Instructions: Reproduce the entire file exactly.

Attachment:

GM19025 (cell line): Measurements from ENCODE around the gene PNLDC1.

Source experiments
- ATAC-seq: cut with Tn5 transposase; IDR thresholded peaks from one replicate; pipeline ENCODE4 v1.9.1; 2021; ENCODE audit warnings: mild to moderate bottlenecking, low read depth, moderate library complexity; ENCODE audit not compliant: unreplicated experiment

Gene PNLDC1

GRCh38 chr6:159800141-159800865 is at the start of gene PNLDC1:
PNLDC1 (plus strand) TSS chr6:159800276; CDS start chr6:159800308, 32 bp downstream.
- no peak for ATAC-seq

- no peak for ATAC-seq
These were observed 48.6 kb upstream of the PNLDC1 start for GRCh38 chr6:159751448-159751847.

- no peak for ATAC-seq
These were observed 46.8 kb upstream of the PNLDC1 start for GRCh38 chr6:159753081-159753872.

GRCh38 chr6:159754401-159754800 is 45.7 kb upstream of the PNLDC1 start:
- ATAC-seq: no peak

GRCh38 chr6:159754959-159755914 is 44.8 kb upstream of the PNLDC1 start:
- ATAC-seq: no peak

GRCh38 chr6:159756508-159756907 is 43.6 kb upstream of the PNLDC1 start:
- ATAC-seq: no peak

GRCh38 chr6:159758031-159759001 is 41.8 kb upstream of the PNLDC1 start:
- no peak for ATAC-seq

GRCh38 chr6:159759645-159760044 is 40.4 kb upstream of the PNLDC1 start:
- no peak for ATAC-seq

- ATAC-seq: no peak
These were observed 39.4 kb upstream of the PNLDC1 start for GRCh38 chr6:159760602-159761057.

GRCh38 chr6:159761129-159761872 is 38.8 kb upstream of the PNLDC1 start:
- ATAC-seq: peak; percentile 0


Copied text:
GM19025 (cell line): Measurements from ENCODE around the gene PNLDC1.

Source experiments
- ATAC-seq: cut with Tn5 transposase; IDR thresholded peaks from one replicate; pipeline ENCODE4 v1.9.1; 2021; ENCODE audit warnings: mild to moderate bottlenecking, low read depth, moderate library complexity; ENCODE audit not compliant: unreplicated experiment

Gene PNLDC1

GRCh38 chr6:159800141-159800865 is at the start of gene PNLDC1:
PNLDC1 (plus strand) TSS chr6:159800276; CDS start chr6:159800308, 32 bp downstream.
- no peak for ATAC-seq

- no peak for ATAC-seq
These were observed 48.6 kb upstream of the PNLDC1 start for GRCh38 chr6:159751448-159751847.

- no peak for ATAC-seq
These were observed 46.8 kb upstream of the PNLDC1 start for GRCh38 chr6:159753081-159753872.

GRCh38 chr6:159754401-159754800 is 45.7 kb upstream of the PNLDC1 start:
- ATAC-seq: no peak

GRCh38 chr6:159754959-159755914 is 44.8 kb upstream of the PNLDC1 start:
- ATAC-seq: no peak

GRCh38 chr6:159756508-159756907 is 43.6 kb upstream of the PNLDC1 start:
- ATAC-seq: no peak

GRCh38 chr6:159758031-159759001 is 41.8 kb upstream of the PNLDC1 start:
- no peak for ATAC-seq

GRCh38 chr6:159759645-159760044 is 40.4 kb upstream of the PNLDC1 start:
- no peak for ATAC-seq

- ATAC-seq: no peak
These were observed 39.4 kb upstream of the PNLDC1 start for GRCh38 chr6:159760602-159761057.

GRCh38 chr6:159761129-159761872 is 38.8 kb upstream of the PNLDC1 start:
- ATAC-seq: peak; percentile 0